oscillate at 60Hz, from 0V to approximately 21kV. The spark gap, which
measures 0.285" across, will breakdown and create a short circuit at
just about 21kV (the very top of the sine wave.) Prior to the gap
sparking, the capacitor will have charged to approximately 21kV. At the
moment when the gap sparks the neon transformer is removed from the
circuit and the capacitor and inductor formed by the transformer
resonate at a high frequency. This high frequency high
will be transfered to the output of the circuit by the air core
transformer. The resulting waveforms are shown
below in figure 7.
Fig. 7: High Frequency
This is the method
that I used to construct my ignition circuit, and is
very similar to the Miller HF-15 welding arc starter. I originally
found the schematics for this device here.
OK, now let's look at the details and
construction of this circuit.
So, the most
practical topology for the ignition circuit places an air
core transformer between the source and the air gap, which is in turn
connected to a high voltage AC source as shown in figure 5.
|Ignition Circuit Construction
The air core transformer
is simply two wires wrapped around a PVC tube.
I used 20 turns for both windings; the high current winding is made of
00 AWG copper cable and the high voltage winding is made of 18 AWG 30kV
Fig. 8: Air Core
the 00 AWG cable
that I used is very stiff I drilled two holes approximately 1 cable
diameter apart and zip-tied the cable down on one end while winding it.
The high voltage winding was wound so that it sat on top of and between
each turn of the high current winding. This is important because it
maximizes the coupling between the two coils, which is already weak due
to the lack of an iron core.
Fig. 9: High
Voltage Windings and
I go on to explain
how I built this circuit I would like to make it understood that the
voltages in this circuit as well as it's output are high enough to kill
you instantly. No second chances, no trips to the hospital, just dead.
It should go without saying that if you're not 100% sure how to work
with circuits like these you shouldn't go anywhere near them.
|Warning - Electrocution Hazard
Voltage AC Source
used a neon
transformer, two 590pF 30kV capacitors, a custom made spark gap, and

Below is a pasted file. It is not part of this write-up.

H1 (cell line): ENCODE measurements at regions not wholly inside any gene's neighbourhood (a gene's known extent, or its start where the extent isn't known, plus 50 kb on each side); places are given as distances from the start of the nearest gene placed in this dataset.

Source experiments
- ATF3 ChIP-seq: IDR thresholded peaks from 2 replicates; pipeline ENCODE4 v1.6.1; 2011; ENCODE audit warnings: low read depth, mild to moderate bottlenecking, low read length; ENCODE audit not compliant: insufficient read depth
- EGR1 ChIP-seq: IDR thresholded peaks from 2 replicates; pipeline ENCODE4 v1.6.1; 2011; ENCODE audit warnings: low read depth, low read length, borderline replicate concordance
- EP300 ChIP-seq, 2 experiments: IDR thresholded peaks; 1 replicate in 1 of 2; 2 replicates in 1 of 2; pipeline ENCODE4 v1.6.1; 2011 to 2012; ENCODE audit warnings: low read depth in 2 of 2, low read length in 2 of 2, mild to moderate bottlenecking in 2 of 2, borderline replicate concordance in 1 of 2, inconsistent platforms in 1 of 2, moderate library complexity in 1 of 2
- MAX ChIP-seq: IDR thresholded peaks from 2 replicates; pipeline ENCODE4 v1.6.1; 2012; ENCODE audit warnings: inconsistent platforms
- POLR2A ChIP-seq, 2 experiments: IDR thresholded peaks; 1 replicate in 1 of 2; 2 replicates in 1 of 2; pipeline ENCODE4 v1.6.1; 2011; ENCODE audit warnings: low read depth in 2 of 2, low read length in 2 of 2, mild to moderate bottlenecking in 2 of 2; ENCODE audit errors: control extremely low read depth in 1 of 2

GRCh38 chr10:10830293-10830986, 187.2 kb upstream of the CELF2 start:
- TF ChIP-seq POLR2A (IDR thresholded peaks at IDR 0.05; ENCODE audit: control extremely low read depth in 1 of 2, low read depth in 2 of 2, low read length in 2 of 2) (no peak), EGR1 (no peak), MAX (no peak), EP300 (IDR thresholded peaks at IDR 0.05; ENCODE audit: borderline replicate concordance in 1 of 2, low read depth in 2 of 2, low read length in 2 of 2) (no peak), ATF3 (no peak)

high voltage wire to construct this circuit. The first thing I obtained
was a neon sign transformer from eBay (I get a lot of my parts from
there.) It's a big, heavy, ugly Magnetek 15kV 30mA neon transformer, as
shown below. It cost about $90 not including shipping charges, which
were significant on account of it's weight. The small 30kV 590pF knob
capacitors also came from eBay, as well as the high voltage wire.
Fig. 10: Ignition
The spark gap was
somewhat more difficult to obtain. In the end I wound
up making it myself out of 4 pieces of aluminum bar stock, 4 tool steel
electrodes, a non-conductive Delrin block, and assorted hardware. The
electrode spacings are adjustable via a set screw on the top of each
block, and the total gap was set to about 0.285". The large aluminum
blocks also serve as heatsinks, since prolonged operation can generate
a significant amount of heat. It isn't obvious in the photo, but the
Delrin has started to warp slightly from the heat.
Fig. 11: Custom Spark Gap
mounted to a sheet of 3/8" Lexan as shown below.
Fig. 12: Complete
Ignition Circuit Assembly
the rear you can see the neon sign transformer, which connects
directly to the spark gap. The spark gap is then connected in series
via the high voltage winding on the transformer, the doorknob
capacitors, and a 1 Ohm 10 Watt resistor. The extra resistor doesn't
really effect the operation of the LC tank circuit much, but it does
limit the current that flows in the high voltage winding during the
discharge through the high current winding.
[ Back to MPD
[ Back to Main
visitors since September 2007
Comments? Suggestions? E-Mail me at MyElectricEngine@gmail.com
Copyright 2007-2010 by Matthew Krolak - All Rights
Don't copy my stuff without asking first.